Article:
DSL lines are, at least in the population rich areas, almost everywhere available - a customer should, though, ask explicitly ask  the dsl provider first, whether a dsl line can be offerd for a specific address and telephone number. Even when the reply is positive, one should  leave the option open (in writing) to skip the contract and get a full payment refund, when the line is not working at the agreed date!

Internet acess by mobile phone

In the coastal regions and the bigger towns, the mobile phone provider Tunisiana offers for his prepaid customers internet access via GPRS/EDGE. This access costs for 30 days 39 Dinars (max 3 GB transfer volume). The transfer speed for this access is ca.12-25 kbytes, which is similar to a DSL line of 128-256 kbit. This offer is, though, interesting because with an "Awal" prepaid card from Tunisian, you get a 50% refund for all useage of more than 25 Dinar/month, so effectively, with such a card, the access costs only 20 Dinar/month and is even cheaper than a DSL line, not to speak about the mobility. Downfall of this solution is the system immanent high latency, so the access is not suited for eg. online shooter games, in addition, Tunisian does not offer own SMTP/POP servers and even blocks the SMTP port in general (all other ports are open, though). However, if one can live with this limitations or has a workaround, then he will receive an acceptable mobile internet access for a fair price..

Furthermore, Tunisiana and Tuntel both offer plans for postpaid (contract) customers as well. But since postpaid contracts are reserved for official business customers, I do not mention these options in more detail here (the price is, though,similar).

The internet infrastructure in Tunisia is literally a backbone (and not a redudant circle), in addition, all traffic in and out of the country is run through one access point in Tunis. As a result, in case of any technical problems (even when there is just heavy rain), one can expect a wide spread slowdown or unaccessability. But even worse is the high load of the network in peak times (which happens to be the whole day and night), which is causing slow speed especially between 10:00-01:00, or, in other words, only in the early morning you can expect to reach the maximum possible line speed at all.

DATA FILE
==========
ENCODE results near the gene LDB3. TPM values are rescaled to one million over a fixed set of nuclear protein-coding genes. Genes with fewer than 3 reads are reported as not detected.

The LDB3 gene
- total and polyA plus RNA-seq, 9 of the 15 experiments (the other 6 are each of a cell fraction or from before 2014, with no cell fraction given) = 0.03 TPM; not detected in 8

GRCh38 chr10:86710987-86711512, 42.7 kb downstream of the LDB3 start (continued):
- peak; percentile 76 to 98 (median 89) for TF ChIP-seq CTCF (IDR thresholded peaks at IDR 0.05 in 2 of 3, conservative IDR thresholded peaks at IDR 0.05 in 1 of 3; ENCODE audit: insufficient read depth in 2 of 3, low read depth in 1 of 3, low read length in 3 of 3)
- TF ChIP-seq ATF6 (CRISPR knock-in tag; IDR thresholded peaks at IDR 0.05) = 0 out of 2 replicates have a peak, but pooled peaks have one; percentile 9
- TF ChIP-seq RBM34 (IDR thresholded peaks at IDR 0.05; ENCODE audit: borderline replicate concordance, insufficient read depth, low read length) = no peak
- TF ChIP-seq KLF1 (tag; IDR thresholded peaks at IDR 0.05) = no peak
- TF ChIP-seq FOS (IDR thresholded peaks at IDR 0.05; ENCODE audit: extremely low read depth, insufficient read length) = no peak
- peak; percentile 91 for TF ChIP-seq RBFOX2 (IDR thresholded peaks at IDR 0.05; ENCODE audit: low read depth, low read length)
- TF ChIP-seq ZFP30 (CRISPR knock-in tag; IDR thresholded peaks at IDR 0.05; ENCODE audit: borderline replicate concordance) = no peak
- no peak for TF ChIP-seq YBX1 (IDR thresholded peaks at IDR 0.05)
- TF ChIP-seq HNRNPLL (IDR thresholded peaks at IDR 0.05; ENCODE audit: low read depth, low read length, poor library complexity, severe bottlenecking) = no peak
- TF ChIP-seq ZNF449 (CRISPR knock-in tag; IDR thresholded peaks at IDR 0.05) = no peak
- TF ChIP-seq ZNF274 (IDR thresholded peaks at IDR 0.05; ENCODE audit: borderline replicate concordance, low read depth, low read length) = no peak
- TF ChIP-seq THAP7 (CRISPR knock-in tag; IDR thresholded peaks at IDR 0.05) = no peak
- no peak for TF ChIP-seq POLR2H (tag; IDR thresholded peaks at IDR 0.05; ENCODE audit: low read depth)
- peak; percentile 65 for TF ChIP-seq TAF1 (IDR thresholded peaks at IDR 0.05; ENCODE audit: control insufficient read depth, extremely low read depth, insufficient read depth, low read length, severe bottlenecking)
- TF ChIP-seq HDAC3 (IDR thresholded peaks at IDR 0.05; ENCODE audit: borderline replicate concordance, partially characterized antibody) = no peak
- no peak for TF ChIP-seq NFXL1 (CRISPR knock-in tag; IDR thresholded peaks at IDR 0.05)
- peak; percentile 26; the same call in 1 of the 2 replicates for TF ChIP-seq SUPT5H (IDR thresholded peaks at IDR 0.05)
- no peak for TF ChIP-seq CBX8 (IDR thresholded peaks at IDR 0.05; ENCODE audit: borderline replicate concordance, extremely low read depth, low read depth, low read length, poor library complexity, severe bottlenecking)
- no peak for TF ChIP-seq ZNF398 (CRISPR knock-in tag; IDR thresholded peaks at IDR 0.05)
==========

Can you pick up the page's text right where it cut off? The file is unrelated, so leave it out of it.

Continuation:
Tunisia has a sophisticated internet censorship, which is realized by the pipelining the whole internet traffic through a central in Tunis , which can filter at DNS and IP level. Especially websites with "nude pictures" (even some European newspapers), websites of human rights activists/organisations and the political opposition can not be accessed from Tunisia. Blocked as well is currently the complete access to YouTube (most probably because of the videos of the uproars in the southern mining regions).

For an internet useage in the same way that one is used to in western countries,
an tunisian internet access is, for multiple reasons, not really suited.

The above mentioned prices are for private lines. Business lines, which happen to have the same specifications, cost about 50% more. Some offer even website hosting, but since the servers for this hosting are located in Tunisia, their value for international offers/accesses is quite limited - mainly due to the slow connection to the international backbones, there are many network centers in Europe and USA with a bigger bandwidth available than there there is for the whole of Tunisia, not even to speak about the traffic concentration/filtering.